Kazuma SambeTuscon, Arizona


Kazuma Sambe was born in New York in 1984 as a child of Japanese family. He moved to Japan with his parents when he was four in age and educated there. He then moved to Tucson for studying bio-chemistry. Encountered contemporary ceramics for the first time in his life, but that was the moment he changed his life to art realm. He obtained BFA in 2011 from University of Arizona and MFA from Arizona State University in 2014. He currently resides in Tucson for his production of ceramics.

We eat facts and digest them into our reality. Food is an essential element in our life, not only for nutrition but also as a cultural representation through sight and taste. We sometimes think that the food we see with our eyes is the whole image. However, advertising culture manipulates and distorts reality to stimulate consumers’ imagination and turns its product into hope and satisfaction. When we go to a fast food restaurant and order a burger, what we actually get is different from the one depicted in the fancy advertisement. We unconsciously compromise the image or even alter our own perceptions of the burger and eat without suspicion and disappointment.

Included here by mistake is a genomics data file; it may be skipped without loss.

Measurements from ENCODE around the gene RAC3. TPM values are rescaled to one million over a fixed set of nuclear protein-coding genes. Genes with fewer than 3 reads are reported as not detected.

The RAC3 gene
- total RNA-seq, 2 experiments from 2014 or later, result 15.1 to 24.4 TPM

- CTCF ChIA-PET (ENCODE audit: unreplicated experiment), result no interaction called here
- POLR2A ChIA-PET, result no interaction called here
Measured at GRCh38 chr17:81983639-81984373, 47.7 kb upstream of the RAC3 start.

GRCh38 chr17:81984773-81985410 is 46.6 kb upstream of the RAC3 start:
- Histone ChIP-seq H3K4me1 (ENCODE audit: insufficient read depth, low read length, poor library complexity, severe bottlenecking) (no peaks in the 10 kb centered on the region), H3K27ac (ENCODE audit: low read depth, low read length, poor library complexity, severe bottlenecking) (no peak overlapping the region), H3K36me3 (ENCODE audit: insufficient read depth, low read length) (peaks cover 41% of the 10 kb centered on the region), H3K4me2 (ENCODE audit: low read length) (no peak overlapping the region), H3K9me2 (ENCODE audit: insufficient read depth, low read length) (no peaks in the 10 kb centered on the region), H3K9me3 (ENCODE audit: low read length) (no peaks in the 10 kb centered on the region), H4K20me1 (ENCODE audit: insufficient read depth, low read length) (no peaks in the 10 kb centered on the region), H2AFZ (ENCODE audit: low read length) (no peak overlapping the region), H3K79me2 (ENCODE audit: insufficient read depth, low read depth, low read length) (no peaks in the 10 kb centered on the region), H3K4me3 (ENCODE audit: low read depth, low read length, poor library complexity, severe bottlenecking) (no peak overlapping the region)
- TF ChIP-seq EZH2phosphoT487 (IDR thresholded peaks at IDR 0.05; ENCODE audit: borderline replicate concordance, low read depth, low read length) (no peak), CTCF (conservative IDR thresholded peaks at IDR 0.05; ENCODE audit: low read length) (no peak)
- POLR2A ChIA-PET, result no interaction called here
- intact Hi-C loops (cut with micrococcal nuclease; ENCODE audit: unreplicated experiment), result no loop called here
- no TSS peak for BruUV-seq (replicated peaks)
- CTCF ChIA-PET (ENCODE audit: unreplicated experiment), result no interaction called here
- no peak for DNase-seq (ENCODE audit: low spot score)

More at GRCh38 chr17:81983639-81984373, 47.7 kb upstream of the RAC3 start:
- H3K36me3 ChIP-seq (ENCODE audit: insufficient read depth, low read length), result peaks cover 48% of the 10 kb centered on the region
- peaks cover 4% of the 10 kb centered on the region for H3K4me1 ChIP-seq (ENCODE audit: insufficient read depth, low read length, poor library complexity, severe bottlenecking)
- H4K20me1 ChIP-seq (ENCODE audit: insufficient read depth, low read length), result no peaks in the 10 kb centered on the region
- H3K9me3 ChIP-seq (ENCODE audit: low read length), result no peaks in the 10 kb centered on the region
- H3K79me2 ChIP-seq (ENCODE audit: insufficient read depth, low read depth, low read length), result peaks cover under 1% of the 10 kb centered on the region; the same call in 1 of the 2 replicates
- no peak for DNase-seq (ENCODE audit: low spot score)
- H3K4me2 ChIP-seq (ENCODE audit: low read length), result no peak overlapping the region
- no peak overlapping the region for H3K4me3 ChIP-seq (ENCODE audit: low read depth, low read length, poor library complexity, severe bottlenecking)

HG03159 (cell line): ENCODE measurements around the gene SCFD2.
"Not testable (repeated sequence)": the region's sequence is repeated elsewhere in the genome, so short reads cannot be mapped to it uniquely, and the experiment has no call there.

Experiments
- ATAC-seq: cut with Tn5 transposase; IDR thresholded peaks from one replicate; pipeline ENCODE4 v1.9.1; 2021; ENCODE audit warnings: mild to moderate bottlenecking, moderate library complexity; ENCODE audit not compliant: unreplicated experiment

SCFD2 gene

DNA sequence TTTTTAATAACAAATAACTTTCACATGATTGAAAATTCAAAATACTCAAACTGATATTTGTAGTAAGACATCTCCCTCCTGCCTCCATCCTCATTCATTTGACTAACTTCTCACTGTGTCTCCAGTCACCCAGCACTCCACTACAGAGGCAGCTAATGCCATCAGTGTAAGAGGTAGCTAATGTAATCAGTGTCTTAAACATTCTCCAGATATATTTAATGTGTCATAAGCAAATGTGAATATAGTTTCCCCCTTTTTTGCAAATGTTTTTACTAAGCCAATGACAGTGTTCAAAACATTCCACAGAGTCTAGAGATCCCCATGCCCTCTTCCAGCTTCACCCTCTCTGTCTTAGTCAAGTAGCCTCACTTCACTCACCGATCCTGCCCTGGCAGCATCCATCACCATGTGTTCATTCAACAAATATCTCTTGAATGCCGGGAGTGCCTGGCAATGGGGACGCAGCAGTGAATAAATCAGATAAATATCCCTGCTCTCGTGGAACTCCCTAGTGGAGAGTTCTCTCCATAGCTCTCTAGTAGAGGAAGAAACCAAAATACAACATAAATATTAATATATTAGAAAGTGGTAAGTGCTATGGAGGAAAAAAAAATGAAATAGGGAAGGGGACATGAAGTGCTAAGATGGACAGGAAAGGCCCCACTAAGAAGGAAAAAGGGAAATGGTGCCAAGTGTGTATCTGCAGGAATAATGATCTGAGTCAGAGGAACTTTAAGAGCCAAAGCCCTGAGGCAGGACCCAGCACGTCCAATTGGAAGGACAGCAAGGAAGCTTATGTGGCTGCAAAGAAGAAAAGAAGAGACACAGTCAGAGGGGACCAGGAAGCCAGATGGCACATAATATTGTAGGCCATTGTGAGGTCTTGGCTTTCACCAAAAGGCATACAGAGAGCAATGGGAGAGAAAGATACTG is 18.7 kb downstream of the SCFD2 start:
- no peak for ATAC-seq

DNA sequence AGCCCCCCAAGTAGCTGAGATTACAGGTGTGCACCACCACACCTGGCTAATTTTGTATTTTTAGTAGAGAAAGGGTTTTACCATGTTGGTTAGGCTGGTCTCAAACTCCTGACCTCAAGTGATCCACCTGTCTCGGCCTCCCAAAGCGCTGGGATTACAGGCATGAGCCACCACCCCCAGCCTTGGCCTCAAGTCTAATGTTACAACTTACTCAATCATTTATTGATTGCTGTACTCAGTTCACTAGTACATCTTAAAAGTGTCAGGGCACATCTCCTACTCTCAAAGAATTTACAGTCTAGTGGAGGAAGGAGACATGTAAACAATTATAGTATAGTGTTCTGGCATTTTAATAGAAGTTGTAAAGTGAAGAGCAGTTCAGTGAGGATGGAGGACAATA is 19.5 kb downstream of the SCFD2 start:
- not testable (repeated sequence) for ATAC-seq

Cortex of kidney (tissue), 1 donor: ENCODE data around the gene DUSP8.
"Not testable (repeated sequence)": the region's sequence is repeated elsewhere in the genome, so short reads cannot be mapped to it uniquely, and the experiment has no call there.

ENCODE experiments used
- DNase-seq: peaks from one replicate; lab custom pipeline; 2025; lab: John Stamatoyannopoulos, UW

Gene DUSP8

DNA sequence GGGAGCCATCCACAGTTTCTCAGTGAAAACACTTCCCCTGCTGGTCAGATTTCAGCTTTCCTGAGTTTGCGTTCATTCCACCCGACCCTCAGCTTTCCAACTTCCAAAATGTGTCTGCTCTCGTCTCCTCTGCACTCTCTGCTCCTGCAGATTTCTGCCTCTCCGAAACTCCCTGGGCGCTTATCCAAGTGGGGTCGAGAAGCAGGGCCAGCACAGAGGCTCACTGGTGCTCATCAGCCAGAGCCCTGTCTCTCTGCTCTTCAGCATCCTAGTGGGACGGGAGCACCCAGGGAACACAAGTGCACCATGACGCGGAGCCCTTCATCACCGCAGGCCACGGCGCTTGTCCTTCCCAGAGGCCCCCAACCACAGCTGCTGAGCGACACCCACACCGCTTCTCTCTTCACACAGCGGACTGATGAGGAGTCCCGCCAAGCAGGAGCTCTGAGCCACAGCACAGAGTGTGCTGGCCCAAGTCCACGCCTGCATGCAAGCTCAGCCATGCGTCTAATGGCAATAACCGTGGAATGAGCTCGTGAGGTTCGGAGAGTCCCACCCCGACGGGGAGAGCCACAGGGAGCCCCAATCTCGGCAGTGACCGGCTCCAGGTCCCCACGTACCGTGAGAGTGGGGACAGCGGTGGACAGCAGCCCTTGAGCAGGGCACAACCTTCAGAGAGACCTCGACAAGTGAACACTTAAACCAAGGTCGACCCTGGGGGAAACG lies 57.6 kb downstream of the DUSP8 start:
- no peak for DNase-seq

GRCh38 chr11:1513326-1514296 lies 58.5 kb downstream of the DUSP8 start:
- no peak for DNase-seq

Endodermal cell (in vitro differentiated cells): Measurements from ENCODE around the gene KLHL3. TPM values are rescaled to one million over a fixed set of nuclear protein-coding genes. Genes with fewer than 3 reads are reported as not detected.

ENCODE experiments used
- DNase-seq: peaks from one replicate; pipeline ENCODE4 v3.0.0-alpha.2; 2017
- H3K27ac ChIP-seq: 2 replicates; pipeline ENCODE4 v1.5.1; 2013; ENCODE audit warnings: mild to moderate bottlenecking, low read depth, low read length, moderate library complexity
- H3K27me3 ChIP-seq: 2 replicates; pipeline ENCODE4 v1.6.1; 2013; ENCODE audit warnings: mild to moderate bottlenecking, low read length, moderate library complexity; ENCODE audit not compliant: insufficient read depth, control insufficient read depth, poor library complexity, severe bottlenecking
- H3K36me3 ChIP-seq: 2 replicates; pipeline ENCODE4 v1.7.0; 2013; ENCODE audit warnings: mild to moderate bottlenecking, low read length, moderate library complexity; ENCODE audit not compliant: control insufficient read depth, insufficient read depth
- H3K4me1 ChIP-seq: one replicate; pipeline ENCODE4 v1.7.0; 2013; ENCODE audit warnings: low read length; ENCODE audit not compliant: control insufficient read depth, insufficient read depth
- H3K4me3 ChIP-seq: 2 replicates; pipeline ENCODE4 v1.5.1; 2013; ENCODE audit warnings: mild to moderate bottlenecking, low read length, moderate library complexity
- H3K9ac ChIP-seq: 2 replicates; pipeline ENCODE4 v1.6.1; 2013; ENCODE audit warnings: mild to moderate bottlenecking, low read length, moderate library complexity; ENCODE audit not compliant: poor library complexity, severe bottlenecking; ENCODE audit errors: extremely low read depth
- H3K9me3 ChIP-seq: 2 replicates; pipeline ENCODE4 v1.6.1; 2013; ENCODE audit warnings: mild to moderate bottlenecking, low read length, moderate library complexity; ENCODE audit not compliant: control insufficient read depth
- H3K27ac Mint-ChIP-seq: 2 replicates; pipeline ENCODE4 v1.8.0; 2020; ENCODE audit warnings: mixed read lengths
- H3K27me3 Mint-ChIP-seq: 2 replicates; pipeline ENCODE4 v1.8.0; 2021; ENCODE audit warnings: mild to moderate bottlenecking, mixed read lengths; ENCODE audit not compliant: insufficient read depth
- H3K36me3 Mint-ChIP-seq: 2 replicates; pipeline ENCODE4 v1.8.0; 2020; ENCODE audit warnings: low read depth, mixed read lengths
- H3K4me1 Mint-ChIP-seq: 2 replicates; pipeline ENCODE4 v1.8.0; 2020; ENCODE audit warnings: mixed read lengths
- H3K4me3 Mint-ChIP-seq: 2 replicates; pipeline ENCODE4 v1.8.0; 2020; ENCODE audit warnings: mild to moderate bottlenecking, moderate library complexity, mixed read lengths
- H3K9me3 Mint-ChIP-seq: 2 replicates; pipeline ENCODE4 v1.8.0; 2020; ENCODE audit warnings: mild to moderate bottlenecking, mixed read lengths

In this society with saturated information and multiculturalism, we rarely accept reality that is sometimes painful and strict, and taste superficial sweet flavors based upon our own comfort. My art is created through cooking a culture as the main food material. It is seasoned with my Japanese cultural black humor, such as island psychology, an illusion of democracy, and self-torment. Such intense seasoning would make a dish horrible nutritionally, yet oddly attractive to my tongue. I also add a bitter taste, indicating the flatness of our consumer culture through my art, so the customer knows that we are all dreaming in a bed of sugar no matter how we believe in the reality. It brings us distress anxiety and so on, but all such feelings are our happiness as consumers. Knowing that we are floating in sweetness and high-fructose syrup is a medicine that embitters. I hope all of us can even out the bitterness.